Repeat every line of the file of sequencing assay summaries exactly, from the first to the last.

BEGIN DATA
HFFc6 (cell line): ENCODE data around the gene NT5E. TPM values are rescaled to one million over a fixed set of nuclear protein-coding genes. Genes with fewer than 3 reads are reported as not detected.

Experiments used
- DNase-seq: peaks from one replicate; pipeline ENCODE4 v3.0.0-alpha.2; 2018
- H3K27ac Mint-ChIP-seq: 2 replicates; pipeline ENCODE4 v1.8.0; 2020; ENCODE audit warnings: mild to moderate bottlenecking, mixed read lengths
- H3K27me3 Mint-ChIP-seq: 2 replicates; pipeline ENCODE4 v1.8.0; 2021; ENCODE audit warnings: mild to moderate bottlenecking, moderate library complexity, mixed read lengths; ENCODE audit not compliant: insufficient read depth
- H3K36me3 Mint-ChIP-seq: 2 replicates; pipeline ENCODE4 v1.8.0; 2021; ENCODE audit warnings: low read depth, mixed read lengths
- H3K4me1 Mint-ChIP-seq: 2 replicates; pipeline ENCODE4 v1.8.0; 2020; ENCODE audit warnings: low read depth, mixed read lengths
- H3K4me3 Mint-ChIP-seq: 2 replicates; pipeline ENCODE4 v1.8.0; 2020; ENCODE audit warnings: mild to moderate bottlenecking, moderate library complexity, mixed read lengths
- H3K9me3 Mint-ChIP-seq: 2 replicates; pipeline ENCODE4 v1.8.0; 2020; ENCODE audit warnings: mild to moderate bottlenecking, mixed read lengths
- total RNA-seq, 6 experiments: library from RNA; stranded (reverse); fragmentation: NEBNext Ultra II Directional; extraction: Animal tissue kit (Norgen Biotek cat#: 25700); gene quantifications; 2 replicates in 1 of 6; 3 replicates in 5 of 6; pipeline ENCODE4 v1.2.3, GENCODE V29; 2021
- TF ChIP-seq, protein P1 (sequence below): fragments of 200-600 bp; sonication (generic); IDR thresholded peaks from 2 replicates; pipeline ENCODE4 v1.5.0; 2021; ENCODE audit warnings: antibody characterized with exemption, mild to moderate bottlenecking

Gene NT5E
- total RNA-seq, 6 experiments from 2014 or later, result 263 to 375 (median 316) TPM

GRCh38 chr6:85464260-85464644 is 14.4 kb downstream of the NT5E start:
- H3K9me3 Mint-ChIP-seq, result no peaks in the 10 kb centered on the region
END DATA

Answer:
HFFc6 (cell line): ENCODE data around the gene NT5E. TPM values are rescaled to one million over a fixed set of nuclear protein-coding genes. Genes with fewer than 3 reads are reported as not detected.

Experiments used
- DNase-seq: peaks from one replicate; pipeline ENCODE4 v3.0.0-alpha.2; 2018
- H3K27ac Mint-ChIP-seq: 2 replicates; pipeline ENCODE4 v1.8.0; 2020; ENCODE audit warnings: mild to moderate bottlenecking, mixed read lengths
- H3K27me3 Mint-ChIP-seq: 2 replicates; pipeline ENCODE4 v1.8.0; 2021; ENCODE audit warnings: mild to moderate bottlenecking, moderate library complexity, mixed read lengths; ENCODE audit not compliant: insufficient read depth
- H3K36me3 Mint-ChIP-seq: 2 replicates; pipeline ENCODE4 v1.8.0; 2021; ENCODE audit warnings: low read depth, mixed read lengths
- H3K4me1 Mint-ChIP-seq: 2 replicates; pipeline ENCODE4 v1.8.0; 2020; ENCODE audit warnings: low read depth, mixed read lengths
- H3K4me3 Mint-ChIP-seq: 2 replicates; pipeline ENCODE4 v1.8.0; 2020; ENCODE audit warnings: mild to moderate bottlenecking, moderate library complexity, mixed read lengths
- H3K9me3 Mint-ChIP-seq: 2 replicates; pipeline ENCODE4 v1.8.0; 2020; ENCODE audit warnings: mild to moderate bottlenecking, mixed read lengths
- total RNA-seq, 6 experiments: library from RNA; stranded (reverse); fragmentation: NEBNext Ultra II Directional; extraction: Animal tissue kit (Norgen Biotek cat#: 25700); gene quantifications; 2 replicates in 1 of 6; 3 replicates in 5 of 6; pipeline ENCODE4 v1.2.3, GENCODE V29; 2021
- TF ChIP-seq, protein P1 (sequence below): fragments of 200-600 bp; sonication (generic); IDR thresholded peaks from 2 replicates; pipeline ENCODE4 v1.5.0; 2021; ENCODE audit warnings: antibody characterized with exemption, mild to moderate bottlenecking

Gene NT5E
- total RNA-seq, 6 experiments from 2014 or later, result 263 to 375 (median 316) TPM

GRCh38 chr6:85464260-85464644 is 14.4 kb downstream of the NT5E start:
- H3K9me3 Mint-ChIP-seq, result no peaks in the 10 kb centered on the region